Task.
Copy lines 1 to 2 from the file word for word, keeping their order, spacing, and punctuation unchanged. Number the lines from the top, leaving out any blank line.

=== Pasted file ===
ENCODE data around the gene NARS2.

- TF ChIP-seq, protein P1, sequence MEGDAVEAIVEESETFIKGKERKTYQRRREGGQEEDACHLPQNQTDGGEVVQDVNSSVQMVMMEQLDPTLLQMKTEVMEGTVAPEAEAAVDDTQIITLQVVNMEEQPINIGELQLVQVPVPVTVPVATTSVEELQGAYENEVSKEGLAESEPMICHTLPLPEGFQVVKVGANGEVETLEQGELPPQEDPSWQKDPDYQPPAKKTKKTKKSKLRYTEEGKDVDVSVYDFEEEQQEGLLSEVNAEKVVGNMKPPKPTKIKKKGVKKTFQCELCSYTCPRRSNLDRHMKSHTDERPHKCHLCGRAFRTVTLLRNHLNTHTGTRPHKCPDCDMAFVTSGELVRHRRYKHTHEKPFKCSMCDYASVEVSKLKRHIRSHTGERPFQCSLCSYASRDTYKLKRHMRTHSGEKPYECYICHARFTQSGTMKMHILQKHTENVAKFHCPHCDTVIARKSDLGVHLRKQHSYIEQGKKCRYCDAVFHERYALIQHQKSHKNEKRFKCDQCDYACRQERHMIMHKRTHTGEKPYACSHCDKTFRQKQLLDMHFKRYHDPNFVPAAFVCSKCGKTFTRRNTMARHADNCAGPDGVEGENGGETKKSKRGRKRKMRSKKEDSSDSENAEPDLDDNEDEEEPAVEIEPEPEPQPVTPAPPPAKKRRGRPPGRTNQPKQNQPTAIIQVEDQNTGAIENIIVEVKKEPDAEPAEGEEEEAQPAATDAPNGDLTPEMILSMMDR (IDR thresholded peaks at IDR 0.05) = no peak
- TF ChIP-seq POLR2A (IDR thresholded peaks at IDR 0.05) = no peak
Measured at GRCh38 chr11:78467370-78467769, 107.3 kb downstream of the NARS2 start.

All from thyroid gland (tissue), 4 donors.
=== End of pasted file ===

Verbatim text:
ENCODE data around the gene NARS2.

- TF ChIP-seq, protein P1, sequence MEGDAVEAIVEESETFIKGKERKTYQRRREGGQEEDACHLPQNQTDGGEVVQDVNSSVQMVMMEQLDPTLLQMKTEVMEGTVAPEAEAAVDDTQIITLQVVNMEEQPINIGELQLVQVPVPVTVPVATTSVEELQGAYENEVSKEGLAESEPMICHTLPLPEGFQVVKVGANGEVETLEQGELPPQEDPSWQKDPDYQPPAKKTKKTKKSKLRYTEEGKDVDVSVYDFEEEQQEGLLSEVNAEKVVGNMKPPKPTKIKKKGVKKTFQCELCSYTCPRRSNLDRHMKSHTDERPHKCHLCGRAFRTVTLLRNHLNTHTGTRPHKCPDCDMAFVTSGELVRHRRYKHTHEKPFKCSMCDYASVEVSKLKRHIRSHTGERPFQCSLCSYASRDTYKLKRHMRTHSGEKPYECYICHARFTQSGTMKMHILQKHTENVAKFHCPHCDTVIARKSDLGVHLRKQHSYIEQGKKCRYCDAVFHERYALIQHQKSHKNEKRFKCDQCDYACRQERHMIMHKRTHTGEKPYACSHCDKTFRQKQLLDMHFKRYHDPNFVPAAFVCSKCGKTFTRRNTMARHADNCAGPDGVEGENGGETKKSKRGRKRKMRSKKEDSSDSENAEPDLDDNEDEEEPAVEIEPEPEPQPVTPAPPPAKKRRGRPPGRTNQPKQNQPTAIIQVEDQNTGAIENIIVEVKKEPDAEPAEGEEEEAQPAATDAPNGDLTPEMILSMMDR (IDR thresholded peaks at IDR 0.05) = no peak